The PEOPLE of the State of California, Plaintiff and Respondent, v. Frank A. MARCEAUX, Defendant and Appellant.
Defendant appeals from a judgment of imprisonment after a jury found him guilty of assault with a deadly weapon. (Pen.Code, s 245, subd. (a).) We filed an unpublished opinion in this case on December 18, 1969, then ordered a rehearing on our own motion in order to reconsider the appeal in the light of the California Supreme Court's decision in People v. Hood, 1 Cal.3d 444, 82 Cal.Rptr. 618, 462 P.2d 370, which had also been filed on December 18.
Victim of the alleged assault was Bill Widrig, who was driving his pickup truck on a county road, with his wife as a passenger. Widrig was working on a nearby olive ranch. He passed defendant's residence in his pickup and stopped a short distance beyond to secure a ladder to his truck and attach a red flag. The truck was blocking the road. Defendant, who had been washing his car (a red Volkswagen) drove up, stopped behind Widrig and called out that he wanted to get through. Widrig told defendant he would be finished in a few minutes. He then heard the noise of a gunbolt opening, turned round and saw defendant holding a rifle. Defendant pulled the bolt back, then shoved it forward to the locked position. Defendant said: ‘If you don't let me through right now, I will kill you.’ Widrig took about two minutes to complete his task, ignoring defendant. Widrig then entered his truck and drove on. He reported the incident to the sheriff's office.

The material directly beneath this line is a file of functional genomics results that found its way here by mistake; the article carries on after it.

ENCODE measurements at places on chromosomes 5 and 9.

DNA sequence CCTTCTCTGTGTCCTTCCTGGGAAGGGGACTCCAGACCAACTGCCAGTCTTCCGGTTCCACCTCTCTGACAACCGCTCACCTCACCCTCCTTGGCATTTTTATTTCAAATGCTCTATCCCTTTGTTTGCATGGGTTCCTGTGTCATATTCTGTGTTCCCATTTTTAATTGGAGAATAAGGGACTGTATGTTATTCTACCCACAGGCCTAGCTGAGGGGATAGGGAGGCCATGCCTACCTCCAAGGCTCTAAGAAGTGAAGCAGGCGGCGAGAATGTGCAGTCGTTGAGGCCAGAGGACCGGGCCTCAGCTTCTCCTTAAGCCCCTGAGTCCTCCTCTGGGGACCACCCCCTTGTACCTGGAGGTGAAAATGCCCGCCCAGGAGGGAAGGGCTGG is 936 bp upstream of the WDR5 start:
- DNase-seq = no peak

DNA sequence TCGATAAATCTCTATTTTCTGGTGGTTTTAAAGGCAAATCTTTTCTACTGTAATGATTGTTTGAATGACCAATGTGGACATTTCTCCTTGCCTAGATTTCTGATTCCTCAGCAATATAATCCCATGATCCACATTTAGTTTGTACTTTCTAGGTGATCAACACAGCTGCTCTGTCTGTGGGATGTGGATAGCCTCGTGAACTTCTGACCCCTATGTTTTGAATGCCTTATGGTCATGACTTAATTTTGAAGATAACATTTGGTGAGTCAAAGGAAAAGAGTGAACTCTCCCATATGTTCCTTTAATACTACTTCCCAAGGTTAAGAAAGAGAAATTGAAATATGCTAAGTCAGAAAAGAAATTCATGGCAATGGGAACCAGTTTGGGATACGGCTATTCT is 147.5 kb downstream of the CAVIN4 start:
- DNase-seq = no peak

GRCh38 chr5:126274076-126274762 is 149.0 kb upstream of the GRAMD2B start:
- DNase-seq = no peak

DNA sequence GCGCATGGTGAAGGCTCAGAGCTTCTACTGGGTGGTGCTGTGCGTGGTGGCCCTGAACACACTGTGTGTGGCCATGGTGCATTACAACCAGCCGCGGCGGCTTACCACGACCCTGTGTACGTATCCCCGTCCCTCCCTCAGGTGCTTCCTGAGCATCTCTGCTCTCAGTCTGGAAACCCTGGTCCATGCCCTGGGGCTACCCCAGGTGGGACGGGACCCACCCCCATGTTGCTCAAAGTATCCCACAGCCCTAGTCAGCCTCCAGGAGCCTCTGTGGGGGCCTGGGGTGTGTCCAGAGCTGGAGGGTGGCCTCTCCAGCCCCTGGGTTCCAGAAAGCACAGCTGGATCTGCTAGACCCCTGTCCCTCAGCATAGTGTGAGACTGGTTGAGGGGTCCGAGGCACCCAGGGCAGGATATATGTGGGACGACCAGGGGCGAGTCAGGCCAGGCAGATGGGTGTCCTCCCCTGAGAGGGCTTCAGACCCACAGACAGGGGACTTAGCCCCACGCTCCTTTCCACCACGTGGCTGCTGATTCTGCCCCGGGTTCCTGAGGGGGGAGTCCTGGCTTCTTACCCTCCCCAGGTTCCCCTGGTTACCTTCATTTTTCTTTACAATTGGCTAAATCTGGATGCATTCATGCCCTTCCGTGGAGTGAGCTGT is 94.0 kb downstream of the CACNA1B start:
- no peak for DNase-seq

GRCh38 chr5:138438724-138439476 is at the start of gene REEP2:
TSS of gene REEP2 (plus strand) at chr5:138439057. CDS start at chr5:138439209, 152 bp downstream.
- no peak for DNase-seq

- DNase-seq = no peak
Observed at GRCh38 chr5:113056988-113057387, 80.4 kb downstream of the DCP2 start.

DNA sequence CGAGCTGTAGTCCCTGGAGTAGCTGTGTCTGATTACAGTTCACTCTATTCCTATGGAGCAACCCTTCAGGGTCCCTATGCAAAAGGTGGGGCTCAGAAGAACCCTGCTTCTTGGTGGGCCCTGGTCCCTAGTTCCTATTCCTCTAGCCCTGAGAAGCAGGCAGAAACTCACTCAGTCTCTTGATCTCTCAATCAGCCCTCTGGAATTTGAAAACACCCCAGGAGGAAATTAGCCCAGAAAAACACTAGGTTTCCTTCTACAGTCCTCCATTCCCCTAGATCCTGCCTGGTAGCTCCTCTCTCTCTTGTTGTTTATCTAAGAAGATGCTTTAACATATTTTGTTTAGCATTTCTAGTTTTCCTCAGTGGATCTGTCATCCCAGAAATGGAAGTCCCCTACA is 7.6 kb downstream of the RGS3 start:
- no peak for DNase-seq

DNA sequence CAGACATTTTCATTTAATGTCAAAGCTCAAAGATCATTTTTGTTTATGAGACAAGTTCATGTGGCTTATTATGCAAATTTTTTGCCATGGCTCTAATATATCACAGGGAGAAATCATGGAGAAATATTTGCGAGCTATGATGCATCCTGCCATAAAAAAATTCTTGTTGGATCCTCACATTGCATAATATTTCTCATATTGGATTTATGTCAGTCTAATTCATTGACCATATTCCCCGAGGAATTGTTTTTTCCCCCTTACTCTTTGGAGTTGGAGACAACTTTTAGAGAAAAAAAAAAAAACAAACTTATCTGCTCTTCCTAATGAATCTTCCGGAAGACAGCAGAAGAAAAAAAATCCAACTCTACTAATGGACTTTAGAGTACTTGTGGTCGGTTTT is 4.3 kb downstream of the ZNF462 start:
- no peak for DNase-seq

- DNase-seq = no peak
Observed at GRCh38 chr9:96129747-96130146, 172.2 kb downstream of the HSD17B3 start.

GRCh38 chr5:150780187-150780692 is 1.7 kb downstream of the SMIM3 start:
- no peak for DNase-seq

Rufino Dorante testified that he was behind Widrig when he witnessed the incident. He saw defendant cock the rifle and aim it at Widrig. Either shortly before or shortly after the incident defendant had called the sheriff's office and told Sergeant Hill that there were olive pickers blocking the road and if a deputy was not sent out to remove the cars, he would ‘shoot somebody's head off.’ Two sheriff's officers went to defendant's residence. Defendant came out of the house and repeated his threat to shoot the people who kept blocking the road. The red Volkswagen was parked outside the house. The officers looked in it and saw a .22 caliber rifle in plain view. One of the officers took the rifle out of the car, removed 15 rounds from the magazine and another from the chamber.
Defendant offered no evidence. The court gave jury instructions on additional offenses, simple assault and exhibiting a firearm in a threatening manner,[FN1] as lesser included offenses. The jury returned a verdict of felonious assault.
Defendant assigns prejudicial error in the admission of testimony that, after the Widrig incident, he told two deputy sheriffs that if they didn't prevent people from blocking the road, he would shoot someone. The statements were properly admitted. Defendant's plea of not guilty had placed in issue every element of the crime against Widrig. His statements to the deputies were admissions, which tended circumstantially to prove that he had threatened Widrig. They were admissible in evidence under Evidence Code, sections 351—352 and 1220.